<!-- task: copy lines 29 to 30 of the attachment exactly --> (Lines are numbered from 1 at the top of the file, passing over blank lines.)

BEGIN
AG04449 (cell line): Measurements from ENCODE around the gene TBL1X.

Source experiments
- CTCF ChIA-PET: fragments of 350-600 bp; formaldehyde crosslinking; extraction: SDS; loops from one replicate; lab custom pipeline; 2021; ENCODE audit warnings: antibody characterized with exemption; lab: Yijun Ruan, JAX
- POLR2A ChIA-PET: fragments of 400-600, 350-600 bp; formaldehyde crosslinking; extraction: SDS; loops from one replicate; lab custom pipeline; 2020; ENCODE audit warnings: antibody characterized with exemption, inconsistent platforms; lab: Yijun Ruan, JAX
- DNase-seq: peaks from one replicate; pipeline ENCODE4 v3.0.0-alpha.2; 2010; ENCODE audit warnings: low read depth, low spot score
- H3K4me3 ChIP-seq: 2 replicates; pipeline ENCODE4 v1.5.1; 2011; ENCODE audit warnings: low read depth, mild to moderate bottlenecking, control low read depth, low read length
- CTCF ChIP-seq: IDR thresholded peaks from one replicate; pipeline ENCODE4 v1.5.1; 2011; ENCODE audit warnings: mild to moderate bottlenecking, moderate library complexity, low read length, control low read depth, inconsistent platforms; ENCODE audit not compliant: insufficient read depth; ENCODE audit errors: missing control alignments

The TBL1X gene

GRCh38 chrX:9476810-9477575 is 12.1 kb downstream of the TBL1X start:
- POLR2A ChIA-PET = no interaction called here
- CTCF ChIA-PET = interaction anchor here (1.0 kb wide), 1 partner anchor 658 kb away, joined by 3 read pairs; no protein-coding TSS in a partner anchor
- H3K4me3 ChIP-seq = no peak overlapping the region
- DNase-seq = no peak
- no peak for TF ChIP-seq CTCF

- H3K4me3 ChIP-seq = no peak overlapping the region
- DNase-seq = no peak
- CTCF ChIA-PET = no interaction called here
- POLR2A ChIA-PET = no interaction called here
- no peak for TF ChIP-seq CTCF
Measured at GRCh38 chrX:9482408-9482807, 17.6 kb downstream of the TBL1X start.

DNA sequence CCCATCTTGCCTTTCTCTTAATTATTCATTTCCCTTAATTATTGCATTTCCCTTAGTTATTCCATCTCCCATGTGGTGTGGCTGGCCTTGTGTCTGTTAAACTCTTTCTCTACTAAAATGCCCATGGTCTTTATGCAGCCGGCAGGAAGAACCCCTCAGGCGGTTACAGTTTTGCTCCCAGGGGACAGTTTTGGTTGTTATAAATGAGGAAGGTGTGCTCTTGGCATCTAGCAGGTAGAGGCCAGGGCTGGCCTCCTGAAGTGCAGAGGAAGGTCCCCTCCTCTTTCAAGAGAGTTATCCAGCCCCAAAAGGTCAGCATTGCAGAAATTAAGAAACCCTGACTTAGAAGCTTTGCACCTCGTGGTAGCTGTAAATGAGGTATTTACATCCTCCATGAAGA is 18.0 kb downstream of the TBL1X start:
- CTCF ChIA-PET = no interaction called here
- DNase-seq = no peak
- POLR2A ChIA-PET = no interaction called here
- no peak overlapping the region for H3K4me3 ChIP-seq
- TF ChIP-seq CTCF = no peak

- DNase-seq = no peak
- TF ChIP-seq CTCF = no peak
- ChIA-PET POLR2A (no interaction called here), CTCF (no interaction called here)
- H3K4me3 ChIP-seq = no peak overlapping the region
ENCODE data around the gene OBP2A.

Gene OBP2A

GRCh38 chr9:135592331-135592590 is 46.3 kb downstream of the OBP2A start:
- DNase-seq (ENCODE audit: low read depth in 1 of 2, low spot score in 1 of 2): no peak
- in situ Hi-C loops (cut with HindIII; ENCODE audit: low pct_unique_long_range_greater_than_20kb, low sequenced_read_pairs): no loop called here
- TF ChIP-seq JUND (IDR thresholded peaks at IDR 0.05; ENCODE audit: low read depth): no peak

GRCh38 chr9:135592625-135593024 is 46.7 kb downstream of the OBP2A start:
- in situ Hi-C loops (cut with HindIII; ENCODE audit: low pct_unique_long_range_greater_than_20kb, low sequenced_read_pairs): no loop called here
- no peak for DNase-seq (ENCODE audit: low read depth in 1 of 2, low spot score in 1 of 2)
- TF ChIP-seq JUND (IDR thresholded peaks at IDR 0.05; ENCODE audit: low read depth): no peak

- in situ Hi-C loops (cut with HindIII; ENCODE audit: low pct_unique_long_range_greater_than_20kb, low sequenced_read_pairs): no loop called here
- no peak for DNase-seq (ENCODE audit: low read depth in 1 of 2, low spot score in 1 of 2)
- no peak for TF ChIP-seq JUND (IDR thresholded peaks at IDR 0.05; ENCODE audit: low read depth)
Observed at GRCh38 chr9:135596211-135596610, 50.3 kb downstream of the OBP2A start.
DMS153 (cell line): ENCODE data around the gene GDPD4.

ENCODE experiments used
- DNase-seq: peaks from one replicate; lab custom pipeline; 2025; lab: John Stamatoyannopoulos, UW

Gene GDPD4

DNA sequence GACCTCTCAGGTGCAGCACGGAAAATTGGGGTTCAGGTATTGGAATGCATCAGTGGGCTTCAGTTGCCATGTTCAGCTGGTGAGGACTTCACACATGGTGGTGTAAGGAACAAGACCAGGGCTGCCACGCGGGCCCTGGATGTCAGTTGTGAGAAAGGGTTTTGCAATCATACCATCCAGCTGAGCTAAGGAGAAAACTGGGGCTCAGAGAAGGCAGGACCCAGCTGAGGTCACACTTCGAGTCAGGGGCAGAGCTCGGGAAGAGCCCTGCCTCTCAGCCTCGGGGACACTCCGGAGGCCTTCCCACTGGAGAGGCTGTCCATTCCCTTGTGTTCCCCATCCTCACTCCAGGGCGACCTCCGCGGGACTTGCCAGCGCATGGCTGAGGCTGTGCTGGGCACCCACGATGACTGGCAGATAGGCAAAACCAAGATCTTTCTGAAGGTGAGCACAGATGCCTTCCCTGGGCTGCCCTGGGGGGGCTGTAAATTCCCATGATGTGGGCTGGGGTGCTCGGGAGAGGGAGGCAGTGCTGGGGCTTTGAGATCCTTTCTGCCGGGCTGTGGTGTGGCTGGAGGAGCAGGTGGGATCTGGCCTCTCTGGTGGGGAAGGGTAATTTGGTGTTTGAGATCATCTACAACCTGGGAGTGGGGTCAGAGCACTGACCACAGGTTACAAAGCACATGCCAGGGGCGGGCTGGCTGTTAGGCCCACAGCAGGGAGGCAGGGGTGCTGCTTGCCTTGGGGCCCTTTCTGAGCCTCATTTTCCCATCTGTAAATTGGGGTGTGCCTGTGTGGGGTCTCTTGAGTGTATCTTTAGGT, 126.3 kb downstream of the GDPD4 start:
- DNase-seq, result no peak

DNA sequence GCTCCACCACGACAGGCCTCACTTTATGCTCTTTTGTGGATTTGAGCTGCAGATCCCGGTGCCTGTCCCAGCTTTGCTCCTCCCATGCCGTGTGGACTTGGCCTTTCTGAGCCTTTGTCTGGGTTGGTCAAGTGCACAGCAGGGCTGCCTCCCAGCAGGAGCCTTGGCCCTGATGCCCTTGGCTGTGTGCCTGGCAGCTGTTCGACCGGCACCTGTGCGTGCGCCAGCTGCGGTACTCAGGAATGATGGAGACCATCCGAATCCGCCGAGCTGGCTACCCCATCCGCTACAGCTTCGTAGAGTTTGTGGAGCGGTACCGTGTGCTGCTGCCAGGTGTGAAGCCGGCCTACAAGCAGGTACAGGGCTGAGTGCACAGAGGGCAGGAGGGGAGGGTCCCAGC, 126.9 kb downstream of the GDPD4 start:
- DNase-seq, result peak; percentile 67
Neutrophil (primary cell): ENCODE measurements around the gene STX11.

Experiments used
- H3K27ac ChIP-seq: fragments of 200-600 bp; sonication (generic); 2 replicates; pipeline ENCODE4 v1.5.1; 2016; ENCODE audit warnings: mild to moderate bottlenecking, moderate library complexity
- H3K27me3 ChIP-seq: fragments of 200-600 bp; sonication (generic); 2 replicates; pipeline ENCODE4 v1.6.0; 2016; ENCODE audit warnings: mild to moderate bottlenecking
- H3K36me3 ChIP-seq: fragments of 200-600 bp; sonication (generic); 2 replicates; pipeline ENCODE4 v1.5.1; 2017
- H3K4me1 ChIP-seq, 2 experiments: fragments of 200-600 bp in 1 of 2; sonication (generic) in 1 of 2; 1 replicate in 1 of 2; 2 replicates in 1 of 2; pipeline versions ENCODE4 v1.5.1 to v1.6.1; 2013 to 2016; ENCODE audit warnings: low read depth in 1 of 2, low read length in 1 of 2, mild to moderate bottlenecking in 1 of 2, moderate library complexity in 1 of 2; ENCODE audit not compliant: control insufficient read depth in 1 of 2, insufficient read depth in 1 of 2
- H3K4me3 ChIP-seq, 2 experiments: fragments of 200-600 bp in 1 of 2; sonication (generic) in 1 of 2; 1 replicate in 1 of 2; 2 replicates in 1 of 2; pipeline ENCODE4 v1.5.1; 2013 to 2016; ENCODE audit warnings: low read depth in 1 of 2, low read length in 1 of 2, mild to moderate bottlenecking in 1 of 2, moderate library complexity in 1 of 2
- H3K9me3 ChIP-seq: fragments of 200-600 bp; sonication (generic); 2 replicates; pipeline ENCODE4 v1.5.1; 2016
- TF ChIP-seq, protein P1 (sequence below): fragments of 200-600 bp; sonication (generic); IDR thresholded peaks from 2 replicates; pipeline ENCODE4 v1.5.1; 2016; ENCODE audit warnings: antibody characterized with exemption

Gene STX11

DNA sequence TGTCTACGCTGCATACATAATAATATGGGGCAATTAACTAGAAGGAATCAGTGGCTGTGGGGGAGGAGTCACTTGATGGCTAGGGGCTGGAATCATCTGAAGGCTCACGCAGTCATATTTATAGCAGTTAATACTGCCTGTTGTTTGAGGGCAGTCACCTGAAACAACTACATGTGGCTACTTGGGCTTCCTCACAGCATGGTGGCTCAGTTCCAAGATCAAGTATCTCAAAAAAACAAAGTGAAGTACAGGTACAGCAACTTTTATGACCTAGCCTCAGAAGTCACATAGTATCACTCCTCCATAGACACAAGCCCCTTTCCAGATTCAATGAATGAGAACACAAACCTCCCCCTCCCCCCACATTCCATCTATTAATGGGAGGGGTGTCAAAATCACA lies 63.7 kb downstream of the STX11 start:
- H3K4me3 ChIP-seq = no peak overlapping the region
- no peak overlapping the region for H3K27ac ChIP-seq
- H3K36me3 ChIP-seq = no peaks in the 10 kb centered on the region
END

- ChIA-PET POLR2A (no interaction called here), CTCF (no interaction called here)
- H3K4me3 ChIP-seq = no peak overlapping the region